Antonio Gonzalez knows about back pain, having endured cervical spine surgery some years ago after a globe-trotting career as a purser with American Airlines and later suffering injuries to his back. But this pain was something he had never felt before.
“I have always had back pain but this was different,” says the 67-year-old Tamarac resident, thinking maybe it was a pulled muscle. “It was a throbbing pain in the middle my back on the left side, coming towards my stomach, and it would come and go at night.” Because he thought it might just be a pulled muscle, Mr. Gonzalez waited a month or so before finally giving in and seeking care at a local hospital’s emergency department.
(Watch now: Antonio Gonzalez talks about being diagnosed with kidney cancer and lytic spinal metastasis, and how surgery by Baptist Health spinal neurosurgeon Robert Rothrock, M.D., helped relieve his chronic back pain. Video by Michael Justiz.)
In what turned out to be a case of good luck/bad luck for the patient, doctors there discovered he had renal cell carcinoma, otherwise known as kidney cancer. If not for his back pain, it may have gone undetected. Fortunately for Mr. Gonzalez, it had been caught early enough that effective treatment was still possible.
“If caught early, patients with renal cell carcinoma and the lytic lesions that sometimes result generally have a much better prognosis,” says Robert Rothrock, M.D., spinal neurosurgeon at Baptist Health Miami Neuroscience Institute and Baptist Health Miami Cancer Institute. “If not, it can be a much bigger problem. They’re much harder to reverse.”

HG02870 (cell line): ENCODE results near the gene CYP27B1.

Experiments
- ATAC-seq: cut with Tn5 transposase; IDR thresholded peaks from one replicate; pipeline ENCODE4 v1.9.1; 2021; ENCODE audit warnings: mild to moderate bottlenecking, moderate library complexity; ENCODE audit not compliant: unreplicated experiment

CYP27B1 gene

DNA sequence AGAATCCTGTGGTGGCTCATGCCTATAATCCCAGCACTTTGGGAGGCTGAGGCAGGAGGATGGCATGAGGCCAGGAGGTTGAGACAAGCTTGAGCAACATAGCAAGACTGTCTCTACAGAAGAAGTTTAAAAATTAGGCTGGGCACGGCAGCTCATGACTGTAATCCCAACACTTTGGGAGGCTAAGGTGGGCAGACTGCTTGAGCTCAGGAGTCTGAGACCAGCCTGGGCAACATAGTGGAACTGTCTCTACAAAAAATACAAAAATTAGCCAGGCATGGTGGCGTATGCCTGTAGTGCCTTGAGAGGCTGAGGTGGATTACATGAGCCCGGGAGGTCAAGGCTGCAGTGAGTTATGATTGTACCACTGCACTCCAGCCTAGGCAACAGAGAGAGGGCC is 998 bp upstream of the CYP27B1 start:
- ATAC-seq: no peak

Making matters worse
Unfortunately, imaging also showed that Mr. Gonzalez’s cancer had also metastasized to his spine, where doctors also found a lytic spinal metastatic lesion.
“There was a highly symptomatic and aggressive cancer in his T9 vertebra eroding through the back of the vertebra, with clear spinal cord compression,” Dr. Rothrock recalls. “While Mr. Gonzalez was still able to walk and didn’t have compromised neurological function, he was having radiating pain into his chest wall.”
Dr. Rothrock says that lytic spinal metastases occur “when bone is eroded and replaced by tumor, which then extends to and compresses the spinal cord.” If they become severe, spinal metastatic lesions can lead to painful and even disabling vertebral compression fractures.
Robert Rothrock, M.D., spinal neurosurgeon at Baptist Health Miami Neuroscience Institute and Baptist Health Miami Cancer Institute
Cancer spreading to the spine is extremely common, Dr. Rothrock notes. “Unfortunately, within the cancer population, the bone is the third most common site of metastatic lesions,” he says. “In other words, if you live long enough with a cancer, chances are you’ll develop some form of bone metastasis.”
Mr. Gonzalez was, understandably, alarmed at his diagnosis. “The day I found out, of course I was very scared. I was nervous. It was shocking,” he recalls. “When you find something like that, you keep wishing that it may not be cancer, but you kind of know.”